There are more traditional tamales, of course. Stewed pork is memorably suffused with adobo made from guajillo and pulla chiles, smoky and carrying a hint of sour cherries. There are chicken-filled tamales: One variety is steamed with salsa verde; another is punctuated by dots of salsa roja and strips of jalapeño rajas; a third is encased in its wrapper with enough mole poblano that it is nearly black from husk to core.
One of the sweet tamales, studded with raisins, is dyed the red of maraschino cherries. Another, filled with chopped pineapple, is the color of Mountain Dew. Either would be suitable for breakfast or a birthday party.
I think, though, that the most fun you can have at Evelia’s is to eat one or more tamales Oaxaqueños. The dough for these is heaped into small mounds around the fillings and then wrapped in banana leaves, loosely, so the masa stays fluffy; the little green parcels are then tied with a string, like a box from an old-fashioned pastry shop. Evelia’s uses a spicy, smoky morita chile salsa to moisten big chunks of stewed pork ribs or chicken wings. The meat is left on the bone, so eating these two requires more caution than you need with a corn-husk tamal. No extra care is needed for what may be the best of the Oaxacan tamales, the one that contains fried bands of pork skin that emerge soft and sticky after they are steamed in tomatillo salsa.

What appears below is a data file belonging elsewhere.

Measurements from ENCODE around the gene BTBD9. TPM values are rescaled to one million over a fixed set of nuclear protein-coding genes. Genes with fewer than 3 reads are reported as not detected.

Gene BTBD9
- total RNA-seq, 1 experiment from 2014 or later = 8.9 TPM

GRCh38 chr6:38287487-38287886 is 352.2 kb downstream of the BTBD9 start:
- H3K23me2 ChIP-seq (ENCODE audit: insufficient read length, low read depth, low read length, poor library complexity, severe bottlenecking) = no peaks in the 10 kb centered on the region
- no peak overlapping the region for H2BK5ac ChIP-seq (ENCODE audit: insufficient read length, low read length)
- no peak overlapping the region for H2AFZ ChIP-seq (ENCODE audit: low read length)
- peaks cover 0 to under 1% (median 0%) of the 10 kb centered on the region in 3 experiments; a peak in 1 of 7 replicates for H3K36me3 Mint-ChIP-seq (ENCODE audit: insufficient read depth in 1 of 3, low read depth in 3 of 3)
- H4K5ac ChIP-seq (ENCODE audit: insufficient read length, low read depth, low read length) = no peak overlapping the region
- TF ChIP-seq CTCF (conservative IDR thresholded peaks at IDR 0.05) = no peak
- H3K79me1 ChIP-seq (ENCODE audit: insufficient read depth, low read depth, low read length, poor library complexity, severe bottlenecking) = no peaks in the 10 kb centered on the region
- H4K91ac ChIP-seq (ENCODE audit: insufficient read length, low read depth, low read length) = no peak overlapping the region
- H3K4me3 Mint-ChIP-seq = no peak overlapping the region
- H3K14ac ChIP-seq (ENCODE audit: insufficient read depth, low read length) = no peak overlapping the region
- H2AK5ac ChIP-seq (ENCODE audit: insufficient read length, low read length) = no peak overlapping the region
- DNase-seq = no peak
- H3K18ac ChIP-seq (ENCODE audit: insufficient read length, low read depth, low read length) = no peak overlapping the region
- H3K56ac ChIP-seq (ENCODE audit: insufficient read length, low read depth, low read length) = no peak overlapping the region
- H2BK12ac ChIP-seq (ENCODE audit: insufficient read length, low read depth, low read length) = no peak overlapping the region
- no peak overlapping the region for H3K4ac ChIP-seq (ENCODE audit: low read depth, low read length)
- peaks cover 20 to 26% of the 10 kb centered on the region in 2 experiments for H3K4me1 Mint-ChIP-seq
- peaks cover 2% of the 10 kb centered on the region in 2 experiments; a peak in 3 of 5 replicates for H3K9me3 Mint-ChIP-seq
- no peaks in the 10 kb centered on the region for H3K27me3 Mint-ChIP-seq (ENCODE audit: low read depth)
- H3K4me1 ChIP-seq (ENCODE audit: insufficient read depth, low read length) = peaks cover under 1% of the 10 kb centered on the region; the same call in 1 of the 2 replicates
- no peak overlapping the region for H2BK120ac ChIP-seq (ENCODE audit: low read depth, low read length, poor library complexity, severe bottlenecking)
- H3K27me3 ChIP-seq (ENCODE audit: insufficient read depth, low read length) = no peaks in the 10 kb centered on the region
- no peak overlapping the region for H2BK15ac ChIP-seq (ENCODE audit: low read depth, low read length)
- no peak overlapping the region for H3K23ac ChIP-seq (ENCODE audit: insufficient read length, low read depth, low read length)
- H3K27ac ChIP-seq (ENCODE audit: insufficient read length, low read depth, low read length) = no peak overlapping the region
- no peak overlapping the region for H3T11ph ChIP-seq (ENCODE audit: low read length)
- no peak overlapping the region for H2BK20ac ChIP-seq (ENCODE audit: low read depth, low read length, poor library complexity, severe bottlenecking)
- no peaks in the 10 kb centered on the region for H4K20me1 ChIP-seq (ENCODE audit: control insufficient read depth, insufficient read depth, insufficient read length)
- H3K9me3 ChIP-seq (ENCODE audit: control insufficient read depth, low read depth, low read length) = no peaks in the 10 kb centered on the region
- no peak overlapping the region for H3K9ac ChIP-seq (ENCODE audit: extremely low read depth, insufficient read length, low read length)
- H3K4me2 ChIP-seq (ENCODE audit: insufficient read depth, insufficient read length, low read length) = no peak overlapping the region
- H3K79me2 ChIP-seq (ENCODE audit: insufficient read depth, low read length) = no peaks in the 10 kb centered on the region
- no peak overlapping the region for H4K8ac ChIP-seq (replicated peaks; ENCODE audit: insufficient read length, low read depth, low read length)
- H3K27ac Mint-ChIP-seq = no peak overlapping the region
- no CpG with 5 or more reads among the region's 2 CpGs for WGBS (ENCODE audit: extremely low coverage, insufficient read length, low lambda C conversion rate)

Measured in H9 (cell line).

Evelia’s cart has long sold tortas alongside its tamales. These have made the move to the restaurant; several make enthusiastic use of skinned, split, cold hot dogs, and one, the Supreme, incorporates a layer of Flamin’ Hot Cheetos. They are not quite as exciting as they sound.
But the kitchen space at the restaurant gives Ms. Coyotzi and her cooks the chance to travel down new roads, many of which are paved with masa bought from a nearby tortilleria. Shaped into small, rimmed ovals, the masa makes the simple snack called a picadita. In its purest form, a picadita is dressed only with salsa, raw onions crema and warm cheese. On request, the kitchen can also top yours with carne asada, chicken or chorizo.
Evelia’s tortillas have a deep corn flavor that tells you they are freshly made. Smaller ones are for tacos. Larger ones are crisped on the griddle to make quesadillas folded over fresh zucchini flowers or inky huitlacoche.
These dishes make a case for staying in the dining room for a while. (No quesadilla has ever improved after being wrapped for takeout.) And if you come to Evelia’s after the morning rush, you may find tables occupied by couples snapping close-ups of the Torta Supreme, groups of friends demolishing a couple of pounds of barbacoa, maybe a family dressed for church having spicy bowls of pancita, the tripe soup, on a Sunday afternoon. None of this would be likely without Evelia’s bigger menu.
Still, it is hard to imagine walking back out to Northern Boulevard without eating tamales, or at least stowing some away for later.